CLEARWATER — Tampa Bay Water’s Board of Directors recently approved the agency’s fiscal year 2020 budget with no uniform rate increase. The 2020 budget maintains a wholesale drinking water rate of $2.56 per 1,000 gallons for the ninth consecutive year.

Tampa Bay Water is projecting next year’s demand to be 180.8 million gallons per day annual average, about a 2 mgd increase over 2018. To meet this projected delivery, Tampa Bay Water is planning on the following source allocation:

• 82.8 mgd of groundwater from the consolidated wellfields

• 27.0 mgd of groundwater from other wellfields

• 62.0 mgd of surface water

• 9 mgd of desalinated seawater

The agency’s total budget is approximately $184 million, which is funded through the sale of water to our member governments. The fiscal year 2020 budget includes approximately $19.7 million to fund capital improvement projects that are on-going or will start in fiscal year 2020. Capital Improvement Program funding is forecasted through fiscal year 2029.

June 2019 marked Tampa Bay Water’s 21st anniversary. Formerly the West Coast Regional Water Supply Authority, Tampa Bay Water was created as a regional utility in June 1998 to eliminate competition for water and economic disparity among the governments it serves.

Economic disparity among the members was a contributing factor to the region’s “water wars.” Some members had their own long-producing wellfields which provided inexpensive water. Others had no facilities and had to subscribe for water from newer, more expensive Authority-owned facilities. Others had a combination of owned facilities and subscriptions.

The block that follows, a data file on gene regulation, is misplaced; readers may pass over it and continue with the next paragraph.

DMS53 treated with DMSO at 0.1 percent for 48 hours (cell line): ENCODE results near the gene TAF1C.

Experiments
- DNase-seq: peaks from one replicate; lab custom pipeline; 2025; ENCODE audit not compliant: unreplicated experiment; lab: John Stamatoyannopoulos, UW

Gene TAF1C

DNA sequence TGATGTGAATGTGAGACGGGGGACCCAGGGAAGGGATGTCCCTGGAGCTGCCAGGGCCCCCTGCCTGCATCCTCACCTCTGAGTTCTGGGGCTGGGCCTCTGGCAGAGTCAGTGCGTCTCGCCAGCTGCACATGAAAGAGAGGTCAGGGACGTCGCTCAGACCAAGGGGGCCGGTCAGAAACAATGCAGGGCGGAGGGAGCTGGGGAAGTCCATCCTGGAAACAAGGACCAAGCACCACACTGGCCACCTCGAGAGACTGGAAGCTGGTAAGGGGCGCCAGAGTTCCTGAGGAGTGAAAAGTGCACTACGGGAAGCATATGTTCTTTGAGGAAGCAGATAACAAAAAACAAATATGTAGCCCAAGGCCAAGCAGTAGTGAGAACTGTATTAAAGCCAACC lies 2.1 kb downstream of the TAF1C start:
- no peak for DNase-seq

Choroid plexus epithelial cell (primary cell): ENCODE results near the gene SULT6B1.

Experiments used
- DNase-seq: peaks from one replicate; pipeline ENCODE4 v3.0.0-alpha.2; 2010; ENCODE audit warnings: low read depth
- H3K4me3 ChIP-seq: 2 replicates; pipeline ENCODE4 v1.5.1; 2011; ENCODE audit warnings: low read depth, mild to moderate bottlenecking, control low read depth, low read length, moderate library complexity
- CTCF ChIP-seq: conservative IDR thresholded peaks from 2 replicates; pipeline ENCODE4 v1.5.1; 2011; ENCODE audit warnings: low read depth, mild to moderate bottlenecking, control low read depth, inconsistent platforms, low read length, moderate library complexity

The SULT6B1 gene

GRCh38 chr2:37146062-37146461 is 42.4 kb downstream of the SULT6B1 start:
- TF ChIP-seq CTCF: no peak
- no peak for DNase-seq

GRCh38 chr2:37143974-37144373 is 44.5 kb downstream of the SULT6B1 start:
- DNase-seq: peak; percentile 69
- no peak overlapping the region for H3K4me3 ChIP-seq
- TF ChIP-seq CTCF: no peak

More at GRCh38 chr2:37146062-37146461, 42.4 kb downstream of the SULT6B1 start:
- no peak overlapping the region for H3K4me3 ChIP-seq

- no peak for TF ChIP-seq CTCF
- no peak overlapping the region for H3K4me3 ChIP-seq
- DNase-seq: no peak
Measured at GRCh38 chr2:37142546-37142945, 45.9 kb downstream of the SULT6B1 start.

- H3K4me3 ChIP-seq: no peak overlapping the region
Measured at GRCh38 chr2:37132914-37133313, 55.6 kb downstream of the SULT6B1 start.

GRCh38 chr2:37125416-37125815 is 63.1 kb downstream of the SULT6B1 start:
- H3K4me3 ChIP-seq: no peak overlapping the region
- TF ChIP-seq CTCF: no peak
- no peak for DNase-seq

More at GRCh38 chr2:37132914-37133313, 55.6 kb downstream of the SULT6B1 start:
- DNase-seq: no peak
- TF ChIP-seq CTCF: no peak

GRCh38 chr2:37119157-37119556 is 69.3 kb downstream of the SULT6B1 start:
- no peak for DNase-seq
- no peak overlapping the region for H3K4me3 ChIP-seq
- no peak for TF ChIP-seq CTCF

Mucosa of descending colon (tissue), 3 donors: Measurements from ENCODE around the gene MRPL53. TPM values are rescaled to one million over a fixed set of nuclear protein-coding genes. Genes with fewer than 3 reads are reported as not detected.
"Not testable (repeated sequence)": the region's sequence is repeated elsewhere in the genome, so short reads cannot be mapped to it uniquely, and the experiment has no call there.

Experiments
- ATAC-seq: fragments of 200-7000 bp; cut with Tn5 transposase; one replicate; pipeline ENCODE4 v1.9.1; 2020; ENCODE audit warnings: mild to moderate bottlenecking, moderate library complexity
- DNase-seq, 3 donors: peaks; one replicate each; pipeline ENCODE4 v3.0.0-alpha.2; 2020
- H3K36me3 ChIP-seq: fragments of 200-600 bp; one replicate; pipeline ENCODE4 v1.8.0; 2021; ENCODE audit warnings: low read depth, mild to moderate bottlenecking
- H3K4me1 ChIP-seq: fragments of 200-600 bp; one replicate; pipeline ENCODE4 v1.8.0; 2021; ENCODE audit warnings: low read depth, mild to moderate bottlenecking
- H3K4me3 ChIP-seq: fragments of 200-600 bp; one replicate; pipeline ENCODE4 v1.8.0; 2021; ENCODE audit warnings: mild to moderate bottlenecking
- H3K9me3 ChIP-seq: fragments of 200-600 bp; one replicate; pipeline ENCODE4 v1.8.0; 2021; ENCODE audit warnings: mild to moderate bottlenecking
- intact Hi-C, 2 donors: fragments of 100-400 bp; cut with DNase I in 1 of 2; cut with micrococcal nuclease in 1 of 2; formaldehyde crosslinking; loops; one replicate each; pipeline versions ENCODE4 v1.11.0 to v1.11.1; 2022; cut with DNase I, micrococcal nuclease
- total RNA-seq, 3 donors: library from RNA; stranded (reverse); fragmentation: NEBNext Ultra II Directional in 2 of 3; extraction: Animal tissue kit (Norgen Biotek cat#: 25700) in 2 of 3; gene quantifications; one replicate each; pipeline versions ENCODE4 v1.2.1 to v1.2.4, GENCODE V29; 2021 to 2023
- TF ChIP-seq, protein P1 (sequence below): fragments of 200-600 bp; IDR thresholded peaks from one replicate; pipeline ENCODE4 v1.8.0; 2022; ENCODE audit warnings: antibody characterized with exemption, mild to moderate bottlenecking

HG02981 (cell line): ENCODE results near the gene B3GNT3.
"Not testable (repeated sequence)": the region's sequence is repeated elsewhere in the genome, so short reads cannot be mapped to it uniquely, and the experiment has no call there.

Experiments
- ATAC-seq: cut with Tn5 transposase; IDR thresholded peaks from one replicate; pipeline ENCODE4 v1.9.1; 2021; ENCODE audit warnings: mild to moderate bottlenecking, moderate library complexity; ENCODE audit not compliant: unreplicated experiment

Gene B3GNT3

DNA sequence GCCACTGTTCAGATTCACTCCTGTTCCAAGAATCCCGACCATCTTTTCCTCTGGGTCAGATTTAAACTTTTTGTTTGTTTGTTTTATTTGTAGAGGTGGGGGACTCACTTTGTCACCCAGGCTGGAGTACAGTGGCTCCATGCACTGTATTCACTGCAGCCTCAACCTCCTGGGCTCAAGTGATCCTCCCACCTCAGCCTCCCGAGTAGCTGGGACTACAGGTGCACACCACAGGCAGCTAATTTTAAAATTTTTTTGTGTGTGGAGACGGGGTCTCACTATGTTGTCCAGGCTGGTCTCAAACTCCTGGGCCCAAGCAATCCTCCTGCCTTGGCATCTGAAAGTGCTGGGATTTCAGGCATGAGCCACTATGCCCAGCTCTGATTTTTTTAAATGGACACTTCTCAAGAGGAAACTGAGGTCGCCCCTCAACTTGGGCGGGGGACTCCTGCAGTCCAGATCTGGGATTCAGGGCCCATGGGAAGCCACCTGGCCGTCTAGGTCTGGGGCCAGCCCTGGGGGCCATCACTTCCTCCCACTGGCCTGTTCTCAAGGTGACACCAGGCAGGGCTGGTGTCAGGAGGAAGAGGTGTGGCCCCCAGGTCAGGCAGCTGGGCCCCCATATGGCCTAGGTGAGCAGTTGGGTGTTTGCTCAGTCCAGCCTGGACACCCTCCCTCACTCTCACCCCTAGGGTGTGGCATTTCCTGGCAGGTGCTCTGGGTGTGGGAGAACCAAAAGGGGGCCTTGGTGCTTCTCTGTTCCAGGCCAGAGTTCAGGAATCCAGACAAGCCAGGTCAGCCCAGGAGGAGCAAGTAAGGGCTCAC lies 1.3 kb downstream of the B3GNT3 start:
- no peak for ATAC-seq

With varying rates for water, and subscriptions for water, it was impossible to develop new regional supplies to offset anticipated wellfield cutbacks, support environmental stewardship and supply growing demand.

A regional utility with a uniform rate changed all that. Now, everyone pays the same price for water from the regional utility, regardless of source. To accomplish this, the members sold their regionally significant facilities to the new utility, which began charging a uniform rate in 1998.

That single rate for quality water includes all the costs necessary to run the utility and its facilities, debt acquired to purchase member facilities and to build new, alternative water supplies; renewal and replacement funds; a rate stabilization fund; and plans and initiatives to ensure adequate supply in the future.

The change to a uniform water rate remains a cornerstone of the utility’s governance restructuring, demonstrating the shift from parochialism to regionalism that made Tampa Bay Water possible. All members agreed to share in the cost of a regional water utility because when the region prospers, everyone benefits.

Tampa Bay Water member governments include New Port Richey, St. Petersburg, Tampa and Hillsborough, Pasco and Pinellas counties. Visit tampbaywater.org for more information.